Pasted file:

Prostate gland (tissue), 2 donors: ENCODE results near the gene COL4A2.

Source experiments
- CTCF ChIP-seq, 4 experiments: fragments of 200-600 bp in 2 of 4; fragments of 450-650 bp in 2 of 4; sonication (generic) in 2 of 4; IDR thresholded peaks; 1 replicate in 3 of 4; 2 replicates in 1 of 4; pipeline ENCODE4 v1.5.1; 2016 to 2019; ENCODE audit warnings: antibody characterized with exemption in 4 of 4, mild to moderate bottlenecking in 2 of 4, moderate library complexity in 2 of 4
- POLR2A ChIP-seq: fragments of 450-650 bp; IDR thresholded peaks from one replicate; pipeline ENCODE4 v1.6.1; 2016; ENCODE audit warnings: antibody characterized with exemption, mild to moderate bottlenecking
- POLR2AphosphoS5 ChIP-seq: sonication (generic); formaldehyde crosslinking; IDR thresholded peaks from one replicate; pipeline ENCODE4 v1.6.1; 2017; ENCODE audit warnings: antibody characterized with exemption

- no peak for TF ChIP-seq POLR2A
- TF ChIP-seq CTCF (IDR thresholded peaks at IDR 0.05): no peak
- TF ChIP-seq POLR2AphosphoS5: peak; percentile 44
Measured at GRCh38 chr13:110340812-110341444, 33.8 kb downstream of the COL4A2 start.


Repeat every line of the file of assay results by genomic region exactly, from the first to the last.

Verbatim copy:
Prostate gland (tissue), 2 donors: ENCODE results near the gene COL4A2.

Source experiments
- CTCF ChIP-seq, 4 experiments: fragments of 200-600 bp in 2 of 4; fragments of 450-650 bp in 2 of 4; sonication (generic) in 2 of 4; IDR thresholded peaks; 1 replicate in 3 of 4; 2 replicates in 1 of 4; pipeline ENCODE4 v1.5.1; 2016 to 2019; ENCODE audit warnings: antibody characterized with exemption in 4 of 4, mild to moderate bottlenecking in 2 of 4, moderate library complexity in 2 of 4
- POLR2A ChIP-seq: fragments of 450-650 bp; IDR thresholded peaks from one replicate; pipeline ENCODE4 v1.6.1; 2016; ENCODE audit warnings: antibody characterized with exemption, mild to moderate bottlenecking
- POLR2AphosphoS5 ChIP-seq: sonication (generic); formaldehyde crosslinking; IDR thresholded peaks from one replicate; pipeline ENCODE4 v1.6.1; 2017; ENCODE audit warnings: antibody characterized with exemption

- no peak for TF ChIP-seq POLR2A
- TF ChIP-seq CTCF (IDR thresholded peaks at IDR 0.05): no peak
- TF ChIP-seq POLR2AphosphoS5: peak; percentile 44
Measured at GRCh38 chr13:110340812-110341444, 33.8 kb downstream of the COL4A2 start.